The Japanese Street Food that will make you say, "Dang, that's good!"

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Traditional street hawkers in Japan  offer things like okonomiyaki, yakisoba, takoyaki, taiyaki, and yakitori, but the BEST for a light snack on the go is DANGO.

What is Dango?

Simply put, dango is any variation of mochi (pounded rice) dumplings on a stick.  They have been around in Japan for far longer than some of our countries have existed.  The first records of this treat go back to the Heian Period over a thousand years ago.  Of course, rice was a precious commodity in feudal Japan, so Dango did not become more common until the rise of the merchant class in the Edo period (1603-1868). 
Over time, many variations of Dango have emerged.  They can be sweet, served cold with red beans on them (like the picture below)...
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...or they can be savory, like the kind you will find being sold out of a food truck or a street vendor's stand. 
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The basic types of Dango you are likely to find from a street vendor are pictured and explained below:
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Shoyu Dango: Dango that is dipped in soy sauce (or a soy sauce-derived marinade).  It is savory, but with a slight sweetness to it.  This is the old standard, and you can't go wrong with it.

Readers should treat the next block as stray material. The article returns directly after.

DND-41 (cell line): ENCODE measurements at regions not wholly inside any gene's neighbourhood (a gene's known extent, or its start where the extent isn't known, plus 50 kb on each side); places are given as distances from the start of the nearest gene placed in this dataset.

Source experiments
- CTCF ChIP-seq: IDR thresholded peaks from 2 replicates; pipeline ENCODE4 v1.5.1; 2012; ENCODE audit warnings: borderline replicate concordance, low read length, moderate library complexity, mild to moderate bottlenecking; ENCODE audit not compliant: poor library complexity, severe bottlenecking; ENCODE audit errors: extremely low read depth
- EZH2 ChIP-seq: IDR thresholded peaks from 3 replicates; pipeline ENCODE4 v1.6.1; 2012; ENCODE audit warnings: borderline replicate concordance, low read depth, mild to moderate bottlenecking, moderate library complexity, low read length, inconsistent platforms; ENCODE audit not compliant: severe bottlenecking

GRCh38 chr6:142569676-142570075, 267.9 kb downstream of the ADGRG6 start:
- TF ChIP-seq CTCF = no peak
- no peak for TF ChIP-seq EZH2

Isobe Dango: Dango that is wrapped in seaweed.  The seaweed gives it a bit of umami flavor, but you will definitely want to avoid this if you are not a fan of seaweed.
Anko Dango: Definitely the sweetest of the options, Anko Dango has red bean paste spread across the mochi dumplings.  It is still served hot, which make this a perfect sweet treat on a cold day.  If it's warm, I recommend the cold-serve Anko Dango (pictured above) that you can find in convenience stores and supermarkets.
Kinoko Dango: For the slightly more adventurous, Kinoko Dango is Dango that is coated in dried, powdered mushrooms.
Among the many great things about Dango is that each stick will only run you about 100 yen.  When you buy dango, it's best to eat it hot--the colder it gets, the chewier the mochi will become.  Also, don't underestimate how filling these can be.  One or two sticks worth is usually more than enough to tide the average traveler over to the next meal (although you may need a couple extra in case you have a greedy travel companion like mine!).
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Mike B